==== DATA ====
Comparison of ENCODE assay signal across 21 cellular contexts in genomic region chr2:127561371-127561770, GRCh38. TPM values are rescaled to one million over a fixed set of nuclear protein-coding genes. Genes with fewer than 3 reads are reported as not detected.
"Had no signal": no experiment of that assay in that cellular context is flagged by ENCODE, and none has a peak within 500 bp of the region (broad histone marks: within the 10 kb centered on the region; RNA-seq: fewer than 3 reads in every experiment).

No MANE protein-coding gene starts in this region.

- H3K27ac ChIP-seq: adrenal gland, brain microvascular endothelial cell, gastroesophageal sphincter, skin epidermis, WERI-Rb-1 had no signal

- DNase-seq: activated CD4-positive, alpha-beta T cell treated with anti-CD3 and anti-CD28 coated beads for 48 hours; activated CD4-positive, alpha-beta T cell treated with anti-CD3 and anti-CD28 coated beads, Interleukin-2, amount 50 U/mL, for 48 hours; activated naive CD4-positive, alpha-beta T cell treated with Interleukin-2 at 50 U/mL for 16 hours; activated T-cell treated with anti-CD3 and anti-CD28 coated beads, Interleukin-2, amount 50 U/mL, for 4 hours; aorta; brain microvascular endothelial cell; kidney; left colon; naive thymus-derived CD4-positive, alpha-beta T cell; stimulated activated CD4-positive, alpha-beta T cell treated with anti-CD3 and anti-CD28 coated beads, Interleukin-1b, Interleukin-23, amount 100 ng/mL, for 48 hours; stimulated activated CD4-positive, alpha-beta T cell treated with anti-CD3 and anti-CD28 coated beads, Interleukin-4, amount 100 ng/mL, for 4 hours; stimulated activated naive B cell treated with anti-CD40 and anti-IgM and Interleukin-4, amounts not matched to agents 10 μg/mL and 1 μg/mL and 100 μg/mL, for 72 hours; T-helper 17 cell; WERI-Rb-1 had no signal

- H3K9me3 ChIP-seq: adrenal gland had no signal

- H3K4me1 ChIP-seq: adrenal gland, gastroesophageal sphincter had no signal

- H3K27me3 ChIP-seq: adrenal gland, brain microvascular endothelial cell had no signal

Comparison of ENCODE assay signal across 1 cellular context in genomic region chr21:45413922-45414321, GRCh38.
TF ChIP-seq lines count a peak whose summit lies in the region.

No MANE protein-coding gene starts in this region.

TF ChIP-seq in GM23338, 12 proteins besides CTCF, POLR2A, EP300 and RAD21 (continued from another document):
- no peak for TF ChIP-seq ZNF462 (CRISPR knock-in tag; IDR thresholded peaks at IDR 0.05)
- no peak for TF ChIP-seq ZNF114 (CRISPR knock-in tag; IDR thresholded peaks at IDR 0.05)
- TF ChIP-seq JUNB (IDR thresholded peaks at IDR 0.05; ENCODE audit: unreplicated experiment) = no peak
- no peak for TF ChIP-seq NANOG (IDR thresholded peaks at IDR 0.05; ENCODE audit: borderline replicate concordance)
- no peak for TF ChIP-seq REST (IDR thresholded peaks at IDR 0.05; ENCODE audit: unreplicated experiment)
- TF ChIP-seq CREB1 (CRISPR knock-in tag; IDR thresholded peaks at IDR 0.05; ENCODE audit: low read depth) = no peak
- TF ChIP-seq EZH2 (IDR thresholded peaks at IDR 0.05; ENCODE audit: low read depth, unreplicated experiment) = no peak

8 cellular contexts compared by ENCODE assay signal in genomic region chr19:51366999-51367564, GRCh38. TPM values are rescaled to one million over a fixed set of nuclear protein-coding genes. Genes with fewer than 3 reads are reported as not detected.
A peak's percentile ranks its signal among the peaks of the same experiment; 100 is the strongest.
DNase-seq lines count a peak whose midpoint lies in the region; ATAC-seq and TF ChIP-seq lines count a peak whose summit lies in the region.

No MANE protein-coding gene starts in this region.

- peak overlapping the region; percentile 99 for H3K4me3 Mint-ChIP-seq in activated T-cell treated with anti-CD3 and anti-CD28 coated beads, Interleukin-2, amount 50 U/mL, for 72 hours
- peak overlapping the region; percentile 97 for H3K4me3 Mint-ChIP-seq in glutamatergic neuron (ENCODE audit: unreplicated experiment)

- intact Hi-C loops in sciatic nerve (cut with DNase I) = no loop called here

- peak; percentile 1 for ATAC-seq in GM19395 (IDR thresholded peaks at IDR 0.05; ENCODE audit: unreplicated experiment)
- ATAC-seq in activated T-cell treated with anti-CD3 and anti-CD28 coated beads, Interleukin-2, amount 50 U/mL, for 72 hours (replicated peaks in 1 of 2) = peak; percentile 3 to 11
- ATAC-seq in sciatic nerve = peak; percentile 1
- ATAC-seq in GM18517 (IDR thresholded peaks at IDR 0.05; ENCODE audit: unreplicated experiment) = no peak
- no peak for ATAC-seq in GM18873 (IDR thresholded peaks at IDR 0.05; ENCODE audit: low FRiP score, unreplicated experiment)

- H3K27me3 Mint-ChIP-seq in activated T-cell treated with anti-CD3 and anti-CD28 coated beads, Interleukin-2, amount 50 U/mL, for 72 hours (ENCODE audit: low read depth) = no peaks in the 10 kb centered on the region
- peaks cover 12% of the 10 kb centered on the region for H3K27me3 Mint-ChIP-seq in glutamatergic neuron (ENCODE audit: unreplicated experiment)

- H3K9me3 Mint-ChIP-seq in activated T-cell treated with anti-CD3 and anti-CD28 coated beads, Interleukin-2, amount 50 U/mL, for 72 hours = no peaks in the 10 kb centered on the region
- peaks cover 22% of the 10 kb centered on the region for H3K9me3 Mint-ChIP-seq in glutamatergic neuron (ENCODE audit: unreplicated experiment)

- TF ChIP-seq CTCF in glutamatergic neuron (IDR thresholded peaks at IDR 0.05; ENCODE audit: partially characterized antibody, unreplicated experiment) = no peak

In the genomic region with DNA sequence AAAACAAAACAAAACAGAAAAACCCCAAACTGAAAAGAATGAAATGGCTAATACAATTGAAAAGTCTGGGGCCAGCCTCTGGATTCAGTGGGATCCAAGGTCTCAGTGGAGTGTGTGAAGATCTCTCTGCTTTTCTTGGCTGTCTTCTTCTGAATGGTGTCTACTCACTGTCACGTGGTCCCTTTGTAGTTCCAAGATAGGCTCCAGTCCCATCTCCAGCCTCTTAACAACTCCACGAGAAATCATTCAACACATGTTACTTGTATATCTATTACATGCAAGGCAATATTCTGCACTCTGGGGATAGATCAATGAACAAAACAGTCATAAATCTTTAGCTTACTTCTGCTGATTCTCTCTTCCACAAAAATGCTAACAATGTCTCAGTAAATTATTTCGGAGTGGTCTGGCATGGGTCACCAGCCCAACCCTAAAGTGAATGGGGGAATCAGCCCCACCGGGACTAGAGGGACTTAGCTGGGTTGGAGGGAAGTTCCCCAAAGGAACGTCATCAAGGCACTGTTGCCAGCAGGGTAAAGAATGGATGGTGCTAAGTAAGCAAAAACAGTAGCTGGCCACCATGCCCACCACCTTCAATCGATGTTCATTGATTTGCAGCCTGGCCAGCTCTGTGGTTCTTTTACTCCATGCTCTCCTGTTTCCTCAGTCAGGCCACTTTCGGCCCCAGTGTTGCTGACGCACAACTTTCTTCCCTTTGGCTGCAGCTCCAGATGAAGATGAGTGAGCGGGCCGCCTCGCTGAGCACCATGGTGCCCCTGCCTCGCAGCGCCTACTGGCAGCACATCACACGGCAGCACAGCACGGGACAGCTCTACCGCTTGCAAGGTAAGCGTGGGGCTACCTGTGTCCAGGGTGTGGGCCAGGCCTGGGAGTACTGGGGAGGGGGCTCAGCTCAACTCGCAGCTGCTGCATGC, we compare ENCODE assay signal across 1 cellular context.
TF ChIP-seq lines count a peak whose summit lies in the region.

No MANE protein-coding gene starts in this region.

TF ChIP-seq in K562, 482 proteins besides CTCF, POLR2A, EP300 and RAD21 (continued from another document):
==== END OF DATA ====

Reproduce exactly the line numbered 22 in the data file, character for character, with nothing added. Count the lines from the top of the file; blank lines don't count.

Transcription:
DNase-seq lines count a peak whose midpoint lies in the region; ATAC-seq and TF ChIP-seq lines count a peak whose summit lies in the region.